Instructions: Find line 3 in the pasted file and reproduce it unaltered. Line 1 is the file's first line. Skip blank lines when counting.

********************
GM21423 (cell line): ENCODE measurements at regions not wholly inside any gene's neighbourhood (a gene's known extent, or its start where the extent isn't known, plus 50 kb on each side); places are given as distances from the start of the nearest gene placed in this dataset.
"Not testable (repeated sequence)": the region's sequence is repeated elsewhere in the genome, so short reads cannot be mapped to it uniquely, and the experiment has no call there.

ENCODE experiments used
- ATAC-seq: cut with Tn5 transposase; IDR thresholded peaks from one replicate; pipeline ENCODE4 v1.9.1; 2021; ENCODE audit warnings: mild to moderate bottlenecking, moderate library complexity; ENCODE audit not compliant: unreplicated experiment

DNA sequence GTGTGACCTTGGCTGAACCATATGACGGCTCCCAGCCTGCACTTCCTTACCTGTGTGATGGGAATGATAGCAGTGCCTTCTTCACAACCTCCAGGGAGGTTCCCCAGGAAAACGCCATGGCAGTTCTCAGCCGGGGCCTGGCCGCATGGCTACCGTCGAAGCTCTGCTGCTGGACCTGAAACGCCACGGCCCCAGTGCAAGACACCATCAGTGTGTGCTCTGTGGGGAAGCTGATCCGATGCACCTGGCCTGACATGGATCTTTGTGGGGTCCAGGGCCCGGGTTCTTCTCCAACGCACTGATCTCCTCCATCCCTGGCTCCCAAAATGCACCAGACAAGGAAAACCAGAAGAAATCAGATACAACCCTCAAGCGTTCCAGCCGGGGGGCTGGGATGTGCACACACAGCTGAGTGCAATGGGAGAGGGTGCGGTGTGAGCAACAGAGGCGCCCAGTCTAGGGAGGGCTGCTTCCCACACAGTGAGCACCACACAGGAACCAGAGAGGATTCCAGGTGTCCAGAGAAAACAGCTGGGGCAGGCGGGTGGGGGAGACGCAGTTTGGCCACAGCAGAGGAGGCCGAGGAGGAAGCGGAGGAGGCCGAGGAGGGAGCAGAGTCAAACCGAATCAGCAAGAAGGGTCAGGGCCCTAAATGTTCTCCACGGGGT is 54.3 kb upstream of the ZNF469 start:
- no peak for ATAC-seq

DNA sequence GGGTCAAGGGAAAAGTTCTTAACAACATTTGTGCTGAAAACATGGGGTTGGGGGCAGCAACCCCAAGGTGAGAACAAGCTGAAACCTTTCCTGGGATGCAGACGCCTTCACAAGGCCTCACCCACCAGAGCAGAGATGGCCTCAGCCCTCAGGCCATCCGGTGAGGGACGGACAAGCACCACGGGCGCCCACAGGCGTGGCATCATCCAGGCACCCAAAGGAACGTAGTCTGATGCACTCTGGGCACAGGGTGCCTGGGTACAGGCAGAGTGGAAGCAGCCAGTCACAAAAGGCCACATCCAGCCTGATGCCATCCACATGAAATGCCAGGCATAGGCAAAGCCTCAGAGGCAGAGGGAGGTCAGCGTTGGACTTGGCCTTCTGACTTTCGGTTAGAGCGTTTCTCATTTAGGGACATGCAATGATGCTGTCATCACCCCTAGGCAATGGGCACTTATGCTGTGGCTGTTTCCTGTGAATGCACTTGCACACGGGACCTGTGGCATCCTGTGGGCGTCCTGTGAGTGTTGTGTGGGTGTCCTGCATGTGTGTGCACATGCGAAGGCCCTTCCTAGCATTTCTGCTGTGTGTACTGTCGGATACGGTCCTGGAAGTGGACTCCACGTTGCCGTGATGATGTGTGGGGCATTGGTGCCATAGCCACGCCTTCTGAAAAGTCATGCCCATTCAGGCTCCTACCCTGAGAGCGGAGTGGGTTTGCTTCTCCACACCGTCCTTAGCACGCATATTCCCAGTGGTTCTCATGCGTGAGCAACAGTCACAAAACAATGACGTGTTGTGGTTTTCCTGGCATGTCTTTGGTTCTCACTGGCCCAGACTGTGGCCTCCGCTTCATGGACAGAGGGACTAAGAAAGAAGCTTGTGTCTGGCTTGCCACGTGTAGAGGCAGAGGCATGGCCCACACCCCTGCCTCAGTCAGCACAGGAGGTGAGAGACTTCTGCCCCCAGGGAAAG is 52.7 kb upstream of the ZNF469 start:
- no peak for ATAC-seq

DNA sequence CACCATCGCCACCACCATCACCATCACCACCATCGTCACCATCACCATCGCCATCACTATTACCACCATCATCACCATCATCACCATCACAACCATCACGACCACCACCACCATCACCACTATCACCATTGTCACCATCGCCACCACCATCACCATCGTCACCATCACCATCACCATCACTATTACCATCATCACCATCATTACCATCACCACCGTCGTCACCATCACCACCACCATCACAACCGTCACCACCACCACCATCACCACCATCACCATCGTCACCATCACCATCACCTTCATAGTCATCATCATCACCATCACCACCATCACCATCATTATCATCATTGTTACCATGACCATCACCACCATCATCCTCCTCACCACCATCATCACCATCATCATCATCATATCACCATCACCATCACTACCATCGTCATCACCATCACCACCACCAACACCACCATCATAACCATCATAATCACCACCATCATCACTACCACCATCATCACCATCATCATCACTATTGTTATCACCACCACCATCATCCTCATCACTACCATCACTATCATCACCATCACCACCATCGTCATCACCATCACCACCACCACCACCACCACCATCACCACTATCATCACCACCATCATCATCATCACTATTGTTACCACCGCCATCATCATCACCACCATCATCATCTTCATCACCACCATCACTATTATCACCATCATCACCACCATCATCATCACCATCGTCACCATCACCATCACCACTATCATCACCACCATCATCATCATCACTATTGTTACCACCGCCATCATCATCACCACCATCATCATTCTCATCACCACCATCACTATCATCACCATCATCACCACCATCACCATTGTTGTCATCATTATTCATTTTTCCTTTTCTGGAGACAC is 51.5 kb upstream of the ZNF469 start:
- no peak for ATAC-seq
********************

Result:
ENCODE experiments used